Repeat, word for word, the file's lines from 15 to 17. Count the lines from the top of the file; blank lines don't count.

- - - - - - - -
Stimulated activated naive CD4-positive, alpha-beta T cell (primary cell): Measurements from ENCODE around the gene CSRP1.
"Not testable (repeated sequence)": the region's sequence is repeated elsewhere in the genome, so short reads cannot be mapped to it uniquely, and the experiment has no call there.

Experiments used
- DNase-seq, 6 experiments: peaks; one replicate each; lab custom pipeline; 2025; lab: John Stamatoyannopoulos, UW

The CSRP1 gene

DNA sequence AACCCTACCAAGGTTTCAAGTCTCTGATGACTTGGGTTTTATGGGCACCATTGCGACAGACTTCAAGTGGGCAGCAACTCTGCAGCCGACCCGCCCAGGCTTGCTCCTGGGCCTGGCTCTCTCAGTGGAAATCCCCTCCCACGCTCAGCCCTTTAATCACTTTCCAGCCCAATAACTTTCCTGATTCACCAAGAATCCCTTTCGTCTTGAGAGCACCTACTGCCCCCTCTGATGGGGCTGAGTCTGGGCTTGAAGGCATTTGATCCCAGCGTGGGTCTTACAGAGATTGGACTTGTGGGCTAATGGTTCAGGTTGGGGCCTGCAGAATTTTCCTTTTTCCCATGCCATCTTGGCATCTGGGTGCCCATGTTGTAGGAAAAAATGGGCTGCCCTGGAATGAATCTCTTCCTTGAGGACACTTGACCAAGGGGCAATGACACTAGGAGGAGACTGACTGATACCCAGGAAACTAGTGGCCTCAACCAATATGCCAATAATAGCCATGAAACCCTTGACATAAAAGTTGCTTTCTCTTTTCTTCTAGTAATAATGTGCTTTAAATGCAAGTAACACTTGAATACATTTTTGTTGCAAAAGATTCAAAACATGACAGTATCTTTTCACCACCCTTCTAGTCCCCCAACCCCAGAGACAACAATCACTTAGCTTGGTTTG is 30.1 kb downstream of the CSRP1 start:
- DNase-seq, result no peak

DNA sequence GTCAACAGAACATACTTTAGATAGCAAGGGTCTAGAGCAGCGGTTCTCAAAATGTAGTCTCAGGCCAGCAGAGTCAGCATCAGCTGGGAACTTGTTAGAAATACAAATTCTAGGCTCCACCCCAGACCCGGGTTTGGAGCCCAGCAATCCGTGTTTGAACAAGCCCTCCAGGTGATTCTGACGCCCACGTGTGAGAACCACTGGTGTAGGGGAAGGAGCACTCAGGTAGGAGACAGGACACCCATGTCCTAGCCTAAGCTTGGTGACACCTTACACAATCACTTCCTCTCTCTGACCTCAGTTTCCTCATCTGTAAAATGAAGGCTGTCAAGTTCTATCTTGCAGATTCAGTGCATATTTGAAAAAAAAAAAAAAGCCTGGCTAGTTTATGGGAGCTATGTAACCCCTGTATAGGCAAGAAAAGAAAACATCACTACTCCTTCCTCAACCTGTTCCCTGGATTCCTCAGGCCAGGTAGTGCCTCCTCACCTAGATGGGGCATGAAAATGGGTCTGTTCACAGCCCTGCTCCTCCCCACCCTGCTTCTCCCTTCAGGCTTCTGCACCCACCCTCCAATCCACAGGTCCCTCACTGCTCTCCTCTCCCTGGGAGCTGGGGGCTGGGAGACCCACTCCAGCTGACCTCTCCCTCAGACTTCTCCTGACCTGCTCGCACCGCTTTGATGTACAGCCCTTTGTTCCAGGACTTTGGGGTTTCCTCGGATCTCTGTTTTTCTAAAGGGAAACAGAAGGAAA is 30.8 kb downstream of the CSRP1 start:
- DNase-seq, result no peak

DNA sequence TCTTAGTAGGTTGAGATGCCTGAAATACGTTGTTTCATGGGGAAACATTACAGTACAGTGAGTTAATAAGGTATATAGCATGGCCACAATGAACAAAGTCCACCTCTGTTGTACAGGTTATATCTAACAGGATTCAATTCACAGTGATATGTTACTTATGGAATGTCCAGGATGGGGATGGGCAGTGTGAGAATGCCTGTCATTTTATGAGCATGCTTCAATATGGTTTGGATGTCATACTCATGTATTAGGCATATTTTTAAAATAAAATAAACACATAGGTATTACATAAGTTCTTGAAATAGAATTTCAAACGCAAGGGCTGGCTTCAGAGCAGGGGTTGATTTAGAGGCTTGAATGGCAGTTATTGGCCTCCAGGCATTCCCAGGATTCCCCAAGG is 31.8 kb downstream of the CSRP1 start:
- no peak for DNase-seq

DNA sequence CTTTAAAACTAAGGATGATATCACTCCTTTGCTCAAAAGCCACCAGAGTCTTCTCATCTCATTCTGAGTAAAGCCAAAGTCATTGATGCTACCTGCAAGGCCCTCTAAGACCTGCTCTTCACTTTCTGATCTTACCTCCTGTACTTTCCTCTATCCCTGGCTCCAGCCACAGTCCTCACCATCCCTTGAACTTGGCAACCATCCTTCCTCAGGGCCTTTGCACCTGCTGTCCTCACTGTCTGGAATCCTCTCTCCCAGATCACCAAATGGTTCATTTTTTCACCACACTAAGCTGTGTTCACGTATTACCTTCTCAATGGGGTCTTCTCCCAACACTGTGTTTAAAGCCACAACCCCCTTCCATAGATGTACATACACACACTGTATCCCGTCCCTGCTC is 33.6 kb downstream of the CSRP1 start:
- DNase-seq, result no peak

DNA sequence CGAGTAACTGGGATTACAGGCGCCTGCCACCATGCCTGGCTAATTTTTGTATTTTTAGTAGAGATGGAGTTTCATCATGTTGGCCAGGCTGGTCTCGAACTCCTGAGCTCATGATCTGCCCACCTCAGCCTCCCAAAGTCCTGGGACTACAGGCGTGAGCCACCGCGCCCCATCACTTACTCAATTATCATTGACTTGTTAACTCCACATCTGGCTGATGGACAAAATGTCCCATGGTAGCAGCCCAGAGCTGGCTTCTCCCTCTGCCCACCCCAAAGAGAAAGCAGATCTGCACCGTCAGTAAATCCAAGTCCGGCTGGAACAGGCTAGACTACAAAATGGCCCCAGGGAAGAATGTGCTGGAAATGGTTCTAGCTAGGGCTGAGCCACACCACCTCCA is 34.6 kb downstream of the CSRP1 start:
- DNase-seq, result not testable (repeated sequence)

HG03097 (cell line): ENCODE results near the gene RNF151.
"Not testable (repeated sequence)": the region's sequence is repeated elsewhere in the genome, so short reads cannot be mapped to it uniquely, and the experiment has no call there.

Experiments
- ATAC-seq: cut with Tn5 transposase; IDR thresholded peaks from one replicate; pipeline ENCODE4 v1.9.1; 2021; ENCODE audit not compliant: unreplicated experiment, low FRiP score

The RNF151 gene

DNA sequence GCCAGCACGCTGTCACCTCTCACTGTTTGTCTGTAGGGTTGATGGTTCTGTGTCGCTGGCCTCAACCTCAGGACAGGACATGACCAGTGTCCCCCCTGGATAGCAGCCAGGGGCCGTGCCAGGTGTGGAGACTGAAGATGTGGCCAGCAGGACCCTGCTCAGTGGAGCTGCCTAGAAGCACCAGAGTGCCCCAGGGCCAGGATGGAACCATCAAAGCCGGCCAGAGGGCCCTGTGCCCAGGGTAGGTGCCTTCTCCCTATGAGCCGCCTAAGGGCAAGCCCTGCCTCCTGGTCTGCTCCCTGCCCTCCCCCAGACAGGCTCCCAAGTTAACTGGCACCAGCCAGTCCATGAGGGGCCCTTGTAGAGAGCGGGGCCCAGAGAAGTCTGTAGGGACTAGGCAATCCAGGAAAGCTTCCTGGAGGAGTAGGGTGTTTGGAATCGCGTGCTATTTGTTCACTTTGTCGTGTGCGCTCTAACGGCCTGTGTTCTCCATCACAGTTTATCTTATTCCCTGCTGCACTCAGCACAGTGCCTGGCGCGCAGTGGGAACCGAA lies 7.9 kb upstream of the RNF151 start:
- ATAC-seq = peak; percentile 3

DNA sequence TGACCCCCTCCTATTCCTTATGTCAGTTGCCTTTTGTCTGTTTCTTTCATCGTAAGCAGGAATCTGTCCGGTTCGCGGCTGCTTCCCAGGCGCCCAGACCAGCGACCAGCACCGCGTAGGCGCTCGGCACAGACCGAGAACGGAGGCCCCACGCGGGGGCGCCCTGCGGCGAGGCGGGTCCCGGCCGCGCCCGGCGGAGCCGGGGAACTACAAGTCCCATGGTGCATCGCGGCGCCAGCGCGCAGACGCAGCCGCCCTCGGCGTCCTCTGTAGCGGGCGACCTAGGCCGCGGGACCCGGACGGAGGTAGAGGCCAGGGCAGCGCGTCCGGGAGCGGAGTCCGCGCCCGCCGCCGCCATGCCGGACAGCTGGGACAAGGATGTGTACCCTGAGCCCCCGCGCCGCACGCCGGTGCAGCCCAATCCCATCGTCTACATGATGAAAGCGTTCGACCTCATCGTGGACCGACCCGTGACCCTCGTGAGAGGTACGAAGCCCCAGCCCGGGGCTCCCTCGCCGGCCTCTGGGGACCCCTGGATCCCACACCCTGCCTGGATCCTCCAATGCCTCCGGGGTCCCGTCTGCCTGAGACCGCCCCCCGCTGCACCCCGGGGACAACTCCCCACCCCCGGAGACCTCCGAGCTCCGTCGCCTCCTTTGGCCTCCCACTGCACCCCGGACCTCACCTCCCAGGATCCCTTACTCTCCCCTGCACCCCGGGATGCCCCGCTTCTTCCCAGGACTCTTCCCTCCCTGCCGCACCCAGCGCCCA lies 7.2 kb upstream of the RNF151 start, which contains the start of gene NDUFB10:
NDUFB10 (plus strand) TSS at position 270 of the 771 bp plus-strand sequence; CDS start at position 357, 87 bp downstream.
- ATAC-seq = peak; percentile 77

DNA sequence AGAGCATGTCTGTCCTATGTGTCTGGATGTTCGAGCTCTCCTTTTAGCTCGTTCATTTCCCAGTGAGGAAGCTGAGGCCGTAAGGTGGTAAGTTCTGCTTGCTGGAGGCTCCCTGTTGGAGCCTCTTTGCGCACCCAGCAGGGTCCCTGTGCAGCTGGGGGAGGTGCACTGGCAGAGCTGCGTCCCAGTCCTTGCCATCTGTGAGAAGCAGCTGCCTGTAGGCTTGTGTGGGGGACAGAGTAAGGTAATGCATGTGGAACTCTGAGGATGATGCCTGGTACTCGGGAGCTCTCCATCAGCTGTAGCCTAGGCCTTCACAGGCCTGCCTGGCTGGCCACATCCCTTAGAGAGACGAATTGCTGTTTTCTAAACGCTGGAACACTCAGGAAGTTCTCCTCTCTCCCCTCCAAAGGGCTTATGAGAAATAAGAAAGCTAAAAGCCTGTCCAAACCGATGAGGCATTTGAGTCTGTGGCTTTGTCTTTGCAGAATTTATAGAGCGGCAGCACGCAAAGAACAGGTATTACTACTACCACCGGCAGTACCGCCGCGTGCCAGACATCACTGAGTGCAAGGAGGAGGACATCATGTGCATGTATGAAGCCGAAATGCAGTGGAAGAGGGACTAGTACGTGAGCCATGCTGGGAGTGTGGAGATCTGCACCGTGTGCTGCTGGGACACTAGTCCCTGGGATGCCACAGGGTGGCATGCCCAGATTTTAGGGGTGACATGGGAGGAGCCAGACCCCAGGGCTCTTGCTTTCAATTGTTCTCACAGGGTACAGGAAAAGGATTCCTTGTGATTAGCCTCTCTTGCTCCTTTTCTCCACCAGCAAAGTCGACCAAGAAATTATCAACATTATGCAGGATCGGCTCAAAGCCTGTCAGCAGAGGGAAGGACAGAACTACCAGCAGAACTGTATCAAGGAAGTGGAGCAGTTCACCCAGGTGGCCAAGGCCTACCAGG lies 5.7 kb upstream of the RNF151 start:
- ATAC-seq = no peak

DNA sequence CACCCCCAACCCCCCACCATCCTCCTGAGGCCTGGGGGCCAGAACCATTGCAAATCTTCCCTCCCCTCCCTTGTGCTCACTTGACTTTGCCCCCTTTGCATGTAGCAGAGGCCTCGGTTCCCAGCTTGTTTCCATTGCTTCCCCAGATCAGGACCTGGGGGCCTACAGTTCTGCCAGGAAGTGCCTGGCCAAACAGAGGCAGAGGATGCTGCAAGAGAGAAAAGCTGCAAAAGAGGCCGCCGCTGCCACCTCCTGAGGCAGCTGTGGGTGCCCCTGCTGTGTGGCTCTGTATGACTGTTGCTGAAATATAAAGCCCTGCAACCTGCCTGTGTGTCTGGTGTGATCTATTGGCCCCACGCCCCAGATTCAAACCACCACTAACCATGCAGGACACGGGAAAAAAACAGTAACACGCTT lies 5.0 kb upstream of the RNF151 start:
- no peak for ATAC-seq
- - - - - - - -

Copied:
- DNase-seq, result not testable (repeated sequence)

HG03097 (cell line): ENCODE results near the gene RNF151.
"Not testable (repeated sequence)": the region's sequence is repeated elsewhere in the genome, so short reads cannot be mapped to it uniquely, and the experiment has no call there.